That’s it. Now, go write that memoir!



About the Author

Actress. Comedian. Award-winning entrepreneur. Builder of a $100 million apparel brand. Television star. Former Miss Louisiana. Candidate for elected office. Philanthropist. And now, author. There aren’t many hats that Rhonda Shear hasn’t tried on, and she’s worn them all with style, moxie, southern charm, and a persistent will to be the best.

A New Orleans native, Rhonda started her journey to the spotlight by dominating local, state, and national beauty pageants from the time she was sixteen—including three turns as Miss Louisiana. In 1976, in the wake of a Playboy modeling scandal that cost her a coveted crown, she became the youngest person ever to run for office in Louisiana, losing her fight for a New Orleans post by only 135 votes.

After that, Hollywood called, and she quickly moved from Bob Hope specials to guest appearances on hundreds of television shows, from Happy Days and Married With Children to appearing on classic Chuck Barris camp-fests like The Gong Show and the $1.98 Beauty Show. Rhonda’s big break came in 1991 when she became the sultry-smart hostess of late-night movie show USA: Up All Night, a gig that lasted until 1999 and made her nationally famous.

After Up All Night ended, Rhonda pursued her love of comedy and quickly became a headliner in Las Vegas and at top comedy clubs like The Laugh Factory and the Improv. At the same time, she reconnected with her childhood sweetheart, Van Fagan, who she hadn’t seen in twenty-five years. After a whirlwind, storybook courtship, they married in 2001.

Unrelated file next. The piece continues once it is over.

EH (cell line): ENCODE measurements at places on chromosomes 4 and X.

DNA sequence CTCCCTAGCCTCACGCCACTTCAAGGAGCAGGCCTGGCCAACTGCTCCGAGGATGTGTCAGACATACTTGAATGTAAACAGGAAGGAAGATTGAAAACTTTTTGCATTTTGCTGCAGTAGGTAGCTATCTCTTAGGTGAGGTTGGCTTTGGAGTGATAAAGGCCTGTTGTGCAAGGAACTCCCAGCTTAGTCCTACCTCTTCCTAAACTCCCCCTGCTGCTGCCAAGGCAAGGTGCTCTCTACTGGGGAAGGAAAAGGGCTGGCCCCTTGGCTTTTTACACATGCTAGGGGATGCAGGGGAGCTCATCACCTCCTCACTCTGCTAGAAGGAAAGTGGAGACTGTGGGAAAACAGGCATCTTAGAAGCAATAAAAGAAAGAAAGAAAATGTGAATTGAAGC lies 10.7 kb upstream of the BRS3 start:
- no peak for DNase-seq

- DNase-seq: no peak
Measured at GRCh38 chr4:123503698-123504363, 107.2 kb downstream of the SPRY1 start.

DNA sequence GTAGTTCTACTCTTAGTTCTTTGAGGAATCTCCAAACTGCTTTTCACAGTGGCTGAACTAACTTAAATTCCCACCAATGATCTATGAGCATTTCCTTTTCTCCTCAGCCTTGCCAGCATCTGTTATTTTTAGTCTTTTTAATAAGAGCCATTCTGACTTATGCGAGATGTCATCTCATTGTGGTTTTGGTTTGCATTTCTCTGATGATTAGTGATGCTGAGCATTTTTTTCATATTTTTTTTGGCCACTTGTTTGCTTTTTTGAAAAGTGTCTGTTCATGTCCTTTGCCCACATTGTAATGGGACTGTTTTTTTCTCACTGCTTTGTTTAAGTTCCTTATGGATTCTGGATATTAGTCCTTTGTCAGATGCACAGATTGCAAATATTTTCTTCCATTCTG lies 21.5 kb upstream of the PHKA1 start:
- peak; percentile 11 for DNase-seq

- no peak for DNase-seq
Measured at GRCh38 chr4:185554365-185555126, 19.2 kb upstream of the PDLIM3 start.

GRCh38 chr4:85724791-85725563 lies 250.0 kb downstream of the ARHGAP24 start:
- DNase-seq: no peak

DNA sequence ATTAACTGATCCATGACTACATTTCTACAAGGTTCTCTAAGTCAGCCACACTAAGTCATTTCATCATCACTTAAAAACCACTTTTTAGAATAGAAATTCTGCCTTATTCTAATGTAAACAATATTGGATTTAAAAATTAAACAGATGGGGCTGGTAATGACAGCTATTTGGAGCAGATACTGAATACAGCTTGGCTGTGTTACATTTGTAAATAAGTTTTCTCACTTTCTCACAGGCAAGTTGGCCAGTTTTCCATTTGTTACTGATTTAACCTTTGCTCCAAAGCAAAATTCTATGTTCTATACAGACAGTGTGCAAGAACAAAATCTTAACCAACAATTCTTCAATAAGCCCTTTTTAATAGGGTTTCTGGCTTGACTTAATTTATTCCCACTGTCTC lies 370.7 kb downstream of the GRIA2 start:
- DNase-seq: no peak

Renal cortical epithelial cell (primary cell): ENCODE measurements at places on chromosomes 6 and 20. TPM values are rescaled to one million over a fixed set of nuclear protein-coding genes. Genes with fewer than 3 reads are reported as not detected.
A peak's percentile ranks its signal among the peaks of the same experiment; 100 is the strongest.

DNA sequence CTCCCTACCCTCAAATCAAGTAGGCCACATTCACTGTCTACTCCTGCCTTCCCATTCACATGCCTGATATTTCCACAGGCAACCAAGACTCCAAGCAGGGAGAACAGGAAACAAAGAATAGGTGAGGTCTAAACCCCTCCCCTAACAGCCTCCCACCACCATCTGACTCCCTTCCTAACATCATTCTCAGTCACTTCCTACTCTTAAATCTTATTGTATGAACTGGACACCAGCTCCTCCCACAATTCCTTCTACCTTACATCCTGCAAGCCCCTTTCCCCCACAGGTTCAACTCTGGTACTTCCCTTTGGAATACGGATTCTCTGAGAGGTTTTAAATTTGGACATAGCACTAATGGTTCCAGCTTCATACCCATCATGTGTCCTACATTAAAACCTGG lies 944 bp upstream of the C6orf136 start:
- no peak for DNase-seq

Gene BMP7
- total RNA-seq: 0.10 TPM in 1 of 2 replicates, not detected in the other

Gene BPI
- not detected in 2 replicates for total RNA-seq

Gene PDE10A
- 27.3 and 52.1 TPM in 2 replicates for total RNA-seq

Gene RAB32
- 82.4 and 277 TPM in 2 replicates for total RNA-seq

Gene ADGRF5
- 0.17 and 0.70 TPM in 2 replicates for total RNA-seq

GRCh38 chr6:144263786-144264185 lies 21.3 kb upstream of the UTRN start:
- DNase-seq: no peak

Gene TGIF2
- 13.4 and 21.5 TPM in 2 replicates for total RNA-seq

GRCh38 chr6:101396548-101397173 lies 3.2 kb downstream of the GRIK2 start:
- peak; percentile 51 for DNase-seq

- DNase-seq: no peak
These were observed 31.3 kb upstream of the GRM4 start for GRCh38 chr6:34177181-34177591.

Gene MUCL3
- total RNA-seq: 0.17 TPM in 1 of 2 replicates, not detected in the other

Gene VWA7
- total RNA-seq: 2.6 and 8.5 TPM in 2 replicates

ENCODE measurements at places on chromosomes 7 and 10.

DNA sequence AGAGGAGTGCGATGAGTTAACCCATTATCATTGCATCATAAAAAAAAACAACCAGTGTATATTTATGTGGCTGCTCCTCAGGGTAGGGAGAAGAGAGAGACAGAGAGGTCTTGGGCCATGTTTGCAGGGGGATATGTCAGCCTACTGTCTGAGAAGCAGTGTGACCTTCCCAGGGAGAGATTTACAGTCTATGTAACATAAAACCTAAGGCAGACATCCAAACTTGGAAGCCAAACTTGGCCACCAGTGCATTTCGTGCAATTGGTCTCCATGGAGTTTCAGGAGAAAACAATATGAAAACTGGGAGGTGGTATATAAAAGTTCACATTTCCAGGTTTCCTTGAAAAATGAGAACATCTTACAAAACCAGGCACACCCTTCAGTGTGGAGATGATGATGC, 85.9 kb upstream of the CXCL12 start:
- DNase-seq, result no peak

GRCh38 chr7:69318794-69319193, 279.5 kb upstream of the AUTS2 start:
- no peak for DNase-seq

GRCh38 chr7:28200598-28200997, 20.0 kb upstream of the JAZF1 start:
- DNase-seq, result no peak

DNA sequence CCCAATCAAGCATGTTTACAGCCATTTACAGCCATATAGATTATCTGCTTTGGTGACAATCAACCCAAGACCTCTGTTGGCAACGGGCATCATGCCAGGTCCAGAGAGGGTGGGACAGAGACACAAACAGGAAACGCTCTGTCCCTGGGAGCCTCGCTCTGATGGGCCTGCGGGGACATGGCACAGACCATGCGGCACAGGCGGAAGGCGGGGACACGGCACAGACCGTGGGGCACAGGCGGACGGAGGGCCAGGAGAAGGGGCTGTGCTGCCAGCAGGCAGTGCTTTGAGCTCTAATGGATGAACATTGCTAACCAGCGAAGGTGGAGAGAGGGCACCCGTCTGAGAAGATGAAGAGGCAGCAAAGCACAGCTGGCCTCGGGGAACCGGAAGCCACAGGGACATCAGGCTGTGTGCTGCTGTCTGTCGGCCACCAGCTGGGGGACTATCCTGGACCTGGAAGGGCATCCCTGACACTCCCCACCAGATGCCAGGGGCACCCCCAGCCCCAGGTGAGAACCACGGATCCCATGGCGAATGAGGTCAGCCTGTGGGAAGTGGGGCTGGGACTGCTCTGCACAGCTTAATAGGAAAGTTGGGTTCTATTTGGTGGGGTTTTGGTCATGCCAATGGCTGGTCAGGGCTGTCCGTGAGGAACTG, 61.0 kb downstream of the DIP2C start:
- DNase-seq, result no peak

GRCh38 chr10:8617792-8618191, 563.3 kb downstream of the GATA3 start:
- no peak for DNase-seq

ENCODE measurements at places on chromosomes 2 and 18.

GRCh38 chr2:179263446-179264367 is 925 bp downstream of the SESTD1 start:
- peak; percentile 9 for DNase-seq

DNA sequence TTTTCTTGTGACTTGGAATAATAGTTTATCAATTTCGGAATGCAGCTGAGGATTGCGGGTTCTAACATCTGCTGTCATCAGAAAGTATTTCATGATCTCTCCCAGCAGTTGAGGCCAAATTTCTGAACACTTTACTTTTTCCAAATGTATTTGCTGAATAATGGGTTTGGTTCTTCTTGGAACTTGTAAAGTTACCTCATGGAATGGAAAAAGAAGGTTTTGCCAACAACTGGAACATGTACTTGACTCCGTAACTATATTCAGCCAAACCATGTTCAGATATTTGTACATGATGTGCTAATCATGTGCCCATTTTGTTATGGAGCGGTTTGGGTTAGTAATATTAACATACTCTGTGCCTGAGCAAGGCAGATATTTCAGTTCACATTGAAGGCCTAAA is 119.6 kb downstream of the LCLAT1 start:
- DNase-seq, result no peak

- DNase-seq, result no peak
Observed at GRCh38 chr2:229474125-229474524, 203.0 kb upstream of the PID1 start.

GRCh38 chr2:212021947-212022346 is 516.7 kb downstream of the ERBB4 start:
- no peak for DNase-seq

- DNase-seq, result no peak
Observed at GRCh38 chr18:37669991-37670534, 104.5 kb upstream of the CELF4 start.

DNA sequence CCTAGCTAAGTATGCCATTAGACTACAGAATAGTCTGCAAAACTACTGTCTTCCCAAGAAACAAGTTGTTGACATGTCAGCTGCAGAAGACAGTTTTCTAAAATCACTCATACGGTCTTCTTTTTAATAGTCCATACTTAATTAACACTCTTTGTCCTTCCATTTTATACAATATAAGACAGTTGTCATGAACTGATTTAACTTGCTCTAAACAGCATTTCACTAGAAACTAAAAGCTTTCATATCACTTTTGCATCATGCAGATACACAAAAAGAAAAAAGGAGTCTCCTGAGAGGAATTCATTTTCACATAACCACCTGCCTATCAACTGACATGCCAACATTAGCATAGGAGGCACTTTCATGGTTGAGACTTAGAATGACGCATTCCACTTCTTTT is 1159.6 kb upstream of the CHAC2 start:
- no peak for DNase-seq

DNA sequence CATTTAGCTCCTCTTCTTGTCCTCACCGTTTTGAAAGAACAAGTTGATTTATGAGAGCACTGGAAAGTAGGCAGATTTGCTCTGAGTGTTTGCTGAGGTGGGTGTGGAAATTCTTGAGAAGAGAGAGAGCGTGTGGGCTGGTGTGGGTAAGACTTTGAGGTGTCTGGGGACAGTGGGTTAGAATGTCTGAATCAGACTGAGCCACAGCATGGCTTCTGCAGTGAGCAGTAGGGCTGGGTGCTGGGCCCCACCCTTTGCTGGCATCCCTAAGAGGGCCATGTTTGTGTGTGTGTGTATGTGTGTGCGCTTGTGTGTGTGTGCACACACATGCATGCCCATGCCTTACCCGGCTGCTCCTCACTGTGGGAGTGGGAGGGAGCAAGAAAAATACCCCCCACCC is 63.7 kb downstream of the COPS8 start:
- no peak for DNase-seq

Rhonda’s latest chapter began when she appeared on the Home Shopping Network to sell women’s intimates. Her appearance was a sensation, and she and Van quickly started a company, Shear Enterprises, LLC, to design, manufacture and sell Rhonda’s own line of women’s intimate wear. Today, that company has grown to more than $100 million in annual sales, and Rhonda has won numerous entrepreneurship awards—though she still refers to herself as a “bimbopreneur.”

Today, Rhonda and Van live in a magnificent house in St. Petersburg, Florida, where she engages in many philanthropic projects, supports numerous charities for women, and works on new books.



About the Book:

Author: Rhonda Shear
Publisher: Mascot Books
Pages: 275
Genre: Memoir/Women’s Self-Help

Up All Night combines memoir and self-help to follow Rhonda Shear’s incredible journey from modest New Orleans girl to bold, brassy, beautiful entrepreneur and owner of a $100 million Florida lingerie company.

Along the way, Rhonda has been a beauty queen, a groundbreaking candidate for office, a Playboy model, a working actress, a late-night TV star and sex symbol, a headlining standup comedian, an award-winning “bimbopreneur” and a philanthropist who uses her success to help women of all ages be their best and appreciate their true beauty.

Up All Night is also a love story. Rhonda reconnected with her first love, Van Fagan, after 25 years apart, and after a whirlwind romance in The Big Easy, they married in 2001. Now they share a fantasy life of luxury—but it hasn't come easily. In this book, Rhonda shares the lessons she’s learned along the way: never let anyone else define you or tell you what you can’t do, make your own luck, and do what you love.